Third, they earn about 23 percent less than men so that not only are their own contributions to a defined contribution plan lower, but so too are any employer matching contributions. Social Security benefits, which are also earnings-based, will be lower than otherwise.
Finally, women often delay saving for retirement. Only 45 percent of the 62 million salaried women working in the United States contribute to a retirement plan, according to the Employee Benefits Security Administration at the Department of Labor.
Women gain one clear benefit from a multiemployer plan for a simple reason.
Many of these plans are “unit benefit” plans that calculate benefits based on years of service, not on salary. As explained by the PBGC, the amount an employer contributes is set by a collective bargaining agreement that specifies a formula, say $13 per hour worked by each employee covered by the agreement. This means that women aren’t penalized for a lifetime of low earnings.
Thus, a woman who worked for 30 years would receive the same pension as a man with the same work experience, even though she likely earned far less than the man did. She may still be penalized because she works fewer years than a man does, but she won’t be penalized for making less or for living longer than he does.
Other retirement plans, such as single-employer pension plans and 401(k)’s and some defined benefit plans, base benefits on earnings, and thus don’t provide gender pension parity. All else being equal, women can have a larger pension benefit under many multi-employer benefit plans than under other retirement plans.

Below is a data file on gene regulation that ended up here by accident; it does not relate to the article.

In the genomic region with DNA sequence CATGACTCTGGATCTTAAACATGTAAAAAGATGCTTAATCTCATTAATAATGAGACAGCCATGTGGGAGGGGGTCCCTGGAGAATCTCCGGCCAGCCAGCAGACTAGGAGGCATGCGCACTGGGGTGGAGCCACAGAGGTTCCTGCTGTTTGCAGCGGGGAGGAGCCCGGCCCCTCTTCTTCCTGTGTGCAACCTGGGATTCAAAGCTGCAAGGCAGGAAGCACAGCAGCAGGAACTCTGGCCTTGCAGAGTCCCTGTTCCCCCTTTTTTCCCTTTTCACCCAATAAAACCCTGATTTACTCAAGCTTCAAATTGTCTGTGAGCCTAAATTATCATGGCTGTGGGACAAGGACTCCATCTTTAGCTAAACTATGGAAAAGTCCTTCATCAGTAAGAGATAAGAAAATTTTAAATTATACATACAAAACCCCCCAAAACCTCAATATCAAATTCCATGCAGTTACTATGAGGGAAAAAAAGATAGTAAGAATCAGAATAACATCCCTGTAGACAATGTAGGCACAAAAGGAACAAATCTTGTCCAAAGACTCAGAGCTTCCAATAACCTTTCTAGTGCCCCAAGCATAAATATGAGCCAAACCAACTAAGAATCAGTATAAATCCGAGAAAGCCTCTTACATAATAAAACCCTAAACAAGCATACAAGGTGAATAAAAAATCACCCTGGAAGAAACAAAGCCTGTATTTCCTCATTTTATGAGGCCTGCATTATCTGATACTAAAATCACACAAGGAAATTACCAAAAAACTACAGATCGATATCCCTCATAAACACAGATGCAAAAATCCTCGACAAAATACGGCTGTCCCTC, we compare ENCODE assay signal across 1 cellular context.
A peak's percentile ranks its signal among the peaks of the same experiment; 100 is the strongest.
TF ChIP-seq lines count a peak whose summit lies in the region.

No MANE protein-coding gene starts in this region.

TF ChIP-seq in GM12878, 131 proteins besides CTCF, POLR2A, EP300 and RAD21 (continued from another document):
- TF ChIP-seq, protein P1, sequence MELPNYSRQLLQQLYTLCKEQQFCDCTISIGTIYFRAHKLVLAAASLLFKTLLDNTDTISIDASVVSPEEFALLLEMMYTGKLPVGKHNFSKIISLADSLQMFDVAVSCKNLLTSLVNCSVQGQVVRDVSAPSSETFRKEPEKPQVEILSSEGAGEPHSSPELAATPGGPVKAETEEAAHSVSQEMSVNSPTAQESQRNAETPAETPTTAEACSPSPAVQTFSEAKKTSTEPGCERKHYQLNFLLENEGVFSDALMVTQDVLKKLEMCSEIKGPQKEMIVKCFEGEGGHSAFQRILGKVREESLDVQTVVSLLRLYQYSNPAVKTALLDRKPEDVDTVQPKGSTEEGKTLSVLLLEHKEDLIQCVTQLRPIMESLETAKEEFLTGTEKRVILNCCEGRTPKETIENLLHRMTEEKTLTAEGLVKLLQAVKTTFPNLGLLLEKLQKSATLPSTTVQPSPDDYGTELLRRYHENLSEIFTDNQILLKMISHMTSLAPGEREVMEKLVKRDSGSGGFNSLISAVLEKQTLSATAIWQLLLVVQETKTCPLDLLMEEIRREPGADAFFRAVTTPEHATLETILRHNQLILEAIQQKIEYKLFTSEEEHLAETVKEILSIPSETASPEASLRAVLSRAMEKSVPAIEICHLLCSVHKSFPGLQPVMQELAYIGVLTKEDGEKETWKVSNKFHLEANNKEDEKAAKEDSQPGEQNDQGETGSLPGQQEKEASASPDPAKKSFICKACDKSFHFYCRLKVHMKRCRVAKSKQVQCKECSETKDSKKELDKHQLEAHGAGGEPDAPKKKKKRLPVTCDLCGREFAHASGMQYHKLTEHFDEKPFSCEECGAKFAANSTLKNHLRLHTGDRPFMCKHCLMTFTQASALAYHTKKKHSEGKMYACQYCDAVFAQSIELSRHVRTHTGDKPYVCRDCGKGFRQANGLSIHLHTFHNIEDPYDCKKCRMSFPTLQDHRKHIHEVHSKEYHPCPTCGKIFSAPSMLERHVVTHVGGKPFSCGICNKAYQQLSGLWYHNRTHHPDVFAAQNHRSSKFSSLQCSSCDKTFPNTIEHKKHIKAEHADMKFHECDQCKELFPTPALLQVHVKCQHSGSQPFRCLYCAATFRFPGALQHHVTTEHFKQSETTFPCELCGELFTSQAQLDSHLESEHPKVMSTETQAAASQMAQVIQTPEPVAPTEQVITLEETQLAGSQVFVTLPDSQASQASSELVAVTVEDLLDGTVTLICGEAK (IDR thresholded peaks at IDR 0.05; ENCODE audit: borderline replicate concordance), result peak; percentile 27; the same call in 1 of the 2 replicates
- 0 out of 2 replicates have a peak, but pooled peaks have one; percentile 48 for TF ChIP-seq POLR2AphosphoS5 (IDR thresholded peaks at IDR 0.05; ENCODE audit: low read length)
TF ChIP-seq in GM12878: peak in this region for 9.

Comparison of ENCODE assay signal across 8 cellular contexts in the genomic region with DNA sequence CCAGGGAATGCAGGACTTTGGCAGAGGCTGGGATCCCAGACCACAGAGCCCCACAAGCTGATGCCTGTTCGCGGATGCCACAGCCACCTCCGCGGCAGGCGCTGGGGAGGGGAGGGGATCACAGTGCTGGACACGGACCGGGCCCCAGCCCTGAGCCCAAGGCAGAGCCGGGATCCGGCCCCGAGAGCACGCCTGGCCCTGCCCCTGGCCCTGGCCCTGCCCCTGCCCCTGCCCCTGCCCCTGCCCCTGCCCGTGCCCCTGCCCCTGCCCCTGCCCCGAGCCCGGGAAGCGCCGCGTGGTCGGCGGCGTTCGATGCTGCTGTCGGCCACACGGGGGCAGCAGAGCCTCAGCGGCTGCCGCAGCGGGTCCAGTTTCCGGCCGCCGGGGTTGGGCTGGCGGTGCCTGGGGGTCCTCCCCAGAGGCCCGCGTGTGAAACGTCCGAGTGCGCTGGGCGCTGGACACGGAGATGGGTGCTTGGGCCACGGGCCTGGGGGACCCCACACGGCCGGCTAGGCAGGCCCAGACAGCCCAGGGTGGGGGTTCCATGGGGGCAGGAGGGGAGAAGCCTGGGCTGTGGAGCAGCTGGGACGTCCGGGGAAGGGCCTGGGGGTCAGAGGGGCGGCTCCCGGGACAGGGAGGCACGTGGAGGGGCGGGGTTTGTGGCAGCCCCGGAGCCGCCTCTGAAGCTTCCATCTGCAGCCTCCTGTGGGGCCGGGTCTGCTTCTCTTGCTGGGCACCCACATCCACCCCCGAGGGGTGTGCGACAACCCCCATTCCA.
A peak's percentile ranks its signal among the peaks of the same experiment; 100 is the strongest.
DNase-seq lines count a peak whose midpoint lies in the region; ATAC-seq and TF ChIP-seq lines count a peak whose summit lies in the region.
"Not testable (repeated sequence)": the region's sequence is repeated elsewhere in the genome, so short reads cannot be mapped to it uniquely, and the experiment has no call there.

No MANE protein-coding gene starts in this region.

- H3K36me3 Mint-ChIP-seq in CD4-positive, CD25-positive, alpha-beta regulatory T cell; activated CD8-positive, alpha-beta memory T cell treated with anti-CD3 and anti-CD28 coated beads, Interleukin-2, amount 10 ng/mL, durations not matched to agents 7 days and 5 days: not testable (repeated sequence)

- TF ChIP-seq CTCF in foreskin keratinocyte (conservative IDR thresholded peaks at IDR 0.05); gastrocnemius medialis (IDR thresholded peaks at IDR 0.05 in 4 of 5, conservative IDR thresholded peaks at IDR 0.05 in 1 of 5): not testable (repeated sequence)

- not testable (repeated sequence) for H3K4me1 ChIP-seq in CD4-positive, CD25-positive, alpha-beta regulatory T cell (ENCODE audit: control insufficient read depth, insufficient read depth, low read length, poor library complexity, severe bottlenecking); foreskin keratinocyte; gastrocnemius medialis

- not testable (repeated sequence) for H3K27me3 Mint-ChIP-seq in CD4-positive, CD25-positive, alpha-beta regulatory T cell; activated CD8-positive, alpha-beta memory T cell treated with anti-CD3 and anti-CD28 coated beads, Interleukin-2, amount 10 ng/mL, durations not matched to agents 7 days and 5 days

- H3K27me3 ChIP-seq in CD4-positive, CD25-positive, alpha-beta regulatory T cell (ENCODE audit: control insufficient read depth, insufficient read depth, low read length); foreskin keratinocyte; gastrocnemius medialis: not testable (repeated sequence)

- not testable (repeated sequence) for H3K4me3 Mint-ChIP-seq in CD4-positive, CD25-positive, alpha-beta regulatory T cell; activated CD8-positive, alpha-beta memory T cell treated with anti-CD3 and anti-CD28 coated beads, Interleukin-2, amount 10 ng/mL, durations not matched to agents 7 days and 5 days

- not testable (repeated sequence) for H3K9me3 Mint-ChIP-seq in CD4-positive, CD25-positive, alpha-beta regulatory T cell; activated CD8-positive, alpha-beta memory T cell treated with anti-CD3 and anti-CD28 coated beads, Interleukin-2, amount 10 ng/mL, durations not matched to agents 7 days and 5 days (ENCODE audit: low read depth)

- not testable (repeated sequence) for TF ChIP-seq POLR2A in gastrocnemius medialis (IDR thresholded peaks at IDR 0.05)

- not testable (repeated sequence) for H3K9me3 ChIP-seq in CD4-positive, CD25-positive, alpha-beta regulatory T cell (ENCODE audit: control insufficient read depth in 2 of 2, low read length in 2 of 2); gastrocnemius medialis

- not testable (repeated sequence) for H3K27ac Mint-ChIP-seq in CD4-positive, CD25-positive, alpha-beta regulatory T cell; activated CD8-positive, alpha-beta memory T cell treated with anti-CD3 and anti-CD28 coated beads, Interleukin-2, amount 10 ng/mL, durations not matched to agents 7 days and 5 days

This means that the changes to multi-employer pension plans could be problematic for a woman working in an industry that relies on a defined pension plan.
Many women work in the industries with a high concentration of multi-employer plans. For example, women account for more than half of food preparation workers, cashiers and personal care providers, according to the Current Population Survey. The retail trade and services industries combined account for one-third of all participants in multi-employer plans.
Plans in these industries aren’t generally listed as in critical condition. But all that could change with another financial crisis, economic slowdown or corporate bankruptcies.
And although it’s true that the dire financial situation of many multi-employer plans meant that Congress had to do something about the law concerning the funding of and benefits paid under this retirement plan, that issue shouldn’t mask the fact that the benefits promised in these plans help women overcome the “gender pension gap” that can put women’s retirement at financial risk.